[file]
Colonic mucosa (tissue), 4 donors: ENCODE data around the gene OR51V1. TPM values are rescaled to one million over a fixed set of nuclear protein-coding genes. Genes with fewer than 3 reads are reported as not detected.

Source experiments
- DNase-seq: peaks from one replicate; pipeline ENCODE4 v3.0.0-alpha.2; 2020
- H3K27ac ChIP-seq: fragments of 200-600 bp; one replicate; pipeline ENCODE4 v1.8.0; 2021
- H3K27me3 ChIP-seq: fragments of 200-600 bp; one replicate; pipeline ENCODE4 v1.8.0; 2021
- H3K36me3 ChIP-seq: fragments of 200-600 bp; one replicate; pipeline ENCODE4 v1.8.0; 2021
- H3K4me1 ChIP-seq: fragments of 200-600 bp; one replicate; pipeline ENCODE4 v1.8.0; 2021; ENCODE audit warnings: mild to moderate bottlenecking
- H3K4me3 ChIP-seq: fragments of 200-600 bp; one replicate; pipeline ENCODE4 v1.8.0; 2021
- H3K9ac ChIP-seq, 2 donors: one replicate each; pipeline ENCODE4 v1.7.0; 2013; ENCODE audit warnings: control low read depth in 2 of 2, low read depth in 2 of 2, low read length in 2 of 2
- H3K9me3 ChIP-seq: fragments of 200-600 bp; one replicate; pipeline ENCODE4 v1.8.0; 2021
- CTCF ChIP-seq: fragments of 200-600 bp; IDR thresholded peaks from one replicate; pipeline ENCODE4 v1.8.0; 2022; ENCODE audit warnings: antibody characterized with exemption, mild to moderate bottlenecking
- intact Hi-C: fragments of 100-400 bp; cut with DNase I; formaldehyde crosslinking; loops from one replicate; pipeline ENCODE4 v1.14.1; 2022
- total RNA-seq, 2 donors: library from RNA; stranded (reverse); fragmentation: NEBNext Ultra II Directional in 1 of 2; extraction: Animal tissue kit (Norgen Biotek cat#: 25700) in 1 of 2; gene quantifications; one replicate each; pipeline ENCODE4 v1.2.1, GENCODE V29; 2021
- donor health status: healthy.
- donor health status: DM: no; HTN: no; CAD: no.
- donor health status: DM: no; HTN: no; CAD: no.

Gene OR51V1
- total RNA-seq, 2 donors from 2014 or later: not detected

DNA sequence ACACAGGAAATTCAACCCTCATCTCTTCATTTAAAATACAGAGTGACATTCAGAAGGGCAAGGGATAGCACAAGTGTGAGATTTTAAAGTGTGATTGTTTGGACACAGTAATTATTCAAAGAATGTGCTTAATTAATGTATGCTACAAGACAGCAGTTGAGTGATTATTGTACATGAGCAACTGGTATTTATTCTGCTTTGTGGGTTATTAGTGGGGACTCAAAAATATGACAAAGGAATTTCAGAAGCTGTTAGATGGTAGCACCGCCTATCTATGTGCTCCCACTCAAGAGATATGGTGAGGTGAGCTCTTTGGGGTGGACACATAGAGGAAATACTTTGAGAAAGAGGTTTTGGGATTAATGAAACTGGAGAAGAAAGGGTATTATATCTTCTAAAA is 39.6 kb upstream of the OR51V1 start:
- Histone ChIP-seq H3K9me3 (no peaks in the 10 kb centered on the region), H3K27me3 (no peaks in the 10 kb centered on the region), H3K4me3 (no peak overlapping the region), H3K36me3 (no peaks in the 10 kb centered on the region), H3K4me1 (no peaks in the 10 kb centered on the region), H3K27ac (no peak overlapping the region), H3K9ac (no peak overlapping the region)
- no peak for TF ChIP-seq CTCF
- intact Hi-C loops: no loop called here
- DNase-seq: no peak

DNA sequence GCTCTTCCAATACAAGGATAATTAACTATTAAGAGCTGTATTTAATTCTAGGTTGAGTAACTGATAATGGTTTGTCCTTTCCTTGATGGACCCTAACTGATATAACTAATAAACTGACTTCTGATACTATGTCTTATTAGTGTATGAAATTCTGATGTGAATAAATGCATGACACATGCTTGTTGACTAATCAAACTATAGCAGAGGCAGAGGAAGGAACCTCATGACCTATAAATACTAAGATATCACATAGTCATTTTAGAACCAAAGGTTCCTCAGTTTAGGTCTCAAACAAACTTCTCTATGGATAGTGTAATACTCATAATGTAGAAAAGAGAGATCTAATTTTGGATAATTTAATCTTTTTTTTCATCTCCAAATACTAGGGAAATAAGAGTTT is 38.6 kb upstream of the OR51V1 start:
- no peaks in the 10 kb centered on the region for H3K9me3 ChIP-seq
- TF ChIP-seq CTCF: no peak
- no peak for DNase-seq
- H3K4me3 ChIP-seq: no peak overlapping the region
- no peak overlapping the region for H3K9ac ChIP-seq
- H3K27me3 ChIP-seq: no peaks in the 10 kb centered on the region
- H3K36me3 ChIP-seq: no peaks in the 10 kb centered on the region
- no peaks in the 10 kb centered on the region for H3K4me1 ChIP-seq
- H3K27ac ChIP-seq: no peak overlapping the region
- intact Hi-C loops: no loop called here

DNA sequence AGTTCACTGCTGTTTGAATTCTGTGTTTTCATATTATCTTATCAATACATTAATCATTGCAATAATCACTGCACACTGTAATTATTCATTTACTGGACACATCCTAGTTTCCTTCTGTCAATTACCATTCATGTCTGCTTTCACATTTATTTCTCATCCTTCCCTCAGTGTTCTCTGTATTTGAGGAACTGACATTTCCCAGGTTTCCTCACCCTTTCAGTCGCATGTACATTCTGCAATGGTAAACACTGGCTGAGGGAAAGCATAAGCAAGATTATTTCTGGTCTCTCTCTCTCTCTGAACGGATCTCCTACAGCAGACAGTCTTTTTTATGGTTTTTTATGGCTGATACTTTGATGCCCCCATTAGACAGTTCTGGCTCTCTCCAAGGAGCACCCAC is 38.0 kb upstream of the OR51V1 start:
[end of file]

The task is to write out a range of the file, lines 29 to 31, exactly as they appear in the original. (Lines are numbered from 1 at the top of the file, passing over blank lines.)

- no peak overlapping the region for H3K9ac ChIP-seq
- H3K27me3 ChIP-seq: no peaks in the 10 kb centered on the region
- H3K36me3 ChIP-seq: no peaks in the 10 kb centered on the region